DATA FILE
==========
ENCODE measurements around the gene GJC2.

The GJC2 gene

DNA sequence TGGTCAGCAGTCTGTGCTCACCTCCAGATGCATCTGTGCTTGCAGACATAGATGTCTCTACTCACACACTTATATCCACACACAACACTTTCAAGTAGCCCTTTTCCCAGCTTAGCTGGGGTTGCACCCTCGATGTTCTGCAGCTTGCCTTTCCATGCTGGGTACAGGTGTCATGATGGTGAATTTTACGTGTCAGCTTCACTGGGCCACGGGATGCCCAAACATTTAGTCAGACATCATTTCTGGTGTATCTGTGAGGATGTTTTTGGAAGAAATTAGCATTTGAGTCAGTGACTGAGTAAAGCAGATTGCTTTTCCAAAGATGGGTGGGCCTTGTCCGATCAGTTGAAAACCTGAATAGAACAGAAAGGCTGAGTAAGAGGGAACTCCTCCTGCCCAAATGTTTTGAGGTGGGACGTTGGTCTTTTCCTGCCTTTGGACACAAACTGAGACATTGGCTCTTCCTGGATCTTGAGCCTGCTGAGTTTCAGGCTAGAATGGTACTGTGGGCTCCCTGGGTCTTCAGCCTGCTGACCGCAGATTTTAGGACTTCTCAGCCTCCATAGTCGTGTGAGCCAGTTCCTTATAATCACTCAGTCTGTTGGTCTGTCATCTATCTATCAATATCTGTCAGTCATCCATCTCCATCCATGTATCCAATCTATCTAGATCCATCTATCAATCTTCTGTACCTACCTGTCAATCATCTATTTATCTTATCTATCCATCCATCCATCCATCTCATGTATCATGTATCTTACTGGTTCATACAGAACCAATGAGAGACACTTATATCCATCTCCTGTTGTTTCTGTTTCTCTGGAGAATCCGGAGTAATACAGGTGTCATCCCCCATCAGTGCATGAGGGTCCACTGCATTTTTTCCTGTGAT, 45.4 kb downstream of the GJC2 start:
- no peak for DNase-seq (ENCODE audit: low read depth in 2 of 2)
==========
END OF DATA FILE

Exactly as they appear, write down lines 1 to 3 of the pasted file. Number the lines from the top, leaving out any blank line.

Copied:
ENCODE measurements around the gene GJC2.

The GJC2 gene

DNA sequence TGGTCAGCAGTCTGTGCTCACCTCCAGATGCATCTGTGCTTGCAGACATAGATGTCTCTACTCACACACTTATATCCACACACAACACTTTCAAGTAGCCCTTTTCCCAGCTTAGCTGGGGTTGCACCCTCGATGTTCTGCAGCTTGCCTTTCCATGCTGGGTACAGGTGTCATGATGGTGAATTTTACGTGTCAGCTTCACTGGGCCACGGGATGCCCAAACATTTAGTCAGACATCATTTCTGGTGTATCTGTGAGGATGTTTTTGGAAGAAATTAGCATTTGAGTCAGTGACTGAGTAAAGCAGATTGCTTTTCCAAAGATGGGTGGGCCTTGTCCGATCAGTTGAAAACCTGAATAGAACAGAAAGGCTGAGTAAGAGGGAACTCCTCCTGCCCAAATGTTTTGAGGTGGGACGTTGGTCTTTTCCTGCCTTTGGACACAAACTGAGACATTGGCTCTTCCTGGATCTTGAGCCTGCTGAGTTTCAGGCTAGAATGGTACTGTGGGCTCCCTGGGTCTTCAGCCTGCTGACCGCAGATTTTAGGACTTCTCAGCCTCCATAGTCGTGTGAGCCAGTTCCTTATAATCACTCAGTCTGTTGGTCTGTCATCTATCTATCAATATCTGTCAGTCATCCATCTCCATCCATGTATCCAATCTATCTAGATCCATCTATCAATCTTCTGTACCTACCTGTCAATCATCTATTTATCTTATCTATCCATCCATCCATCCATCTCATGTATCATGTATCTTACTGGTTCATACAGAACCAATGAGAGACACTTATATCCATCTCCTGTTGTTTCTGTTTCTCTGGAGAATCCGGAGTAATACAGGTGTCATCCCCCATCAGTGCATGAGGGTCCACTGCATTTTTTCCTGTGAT, 45.4 kb downstream of the GJC2 start: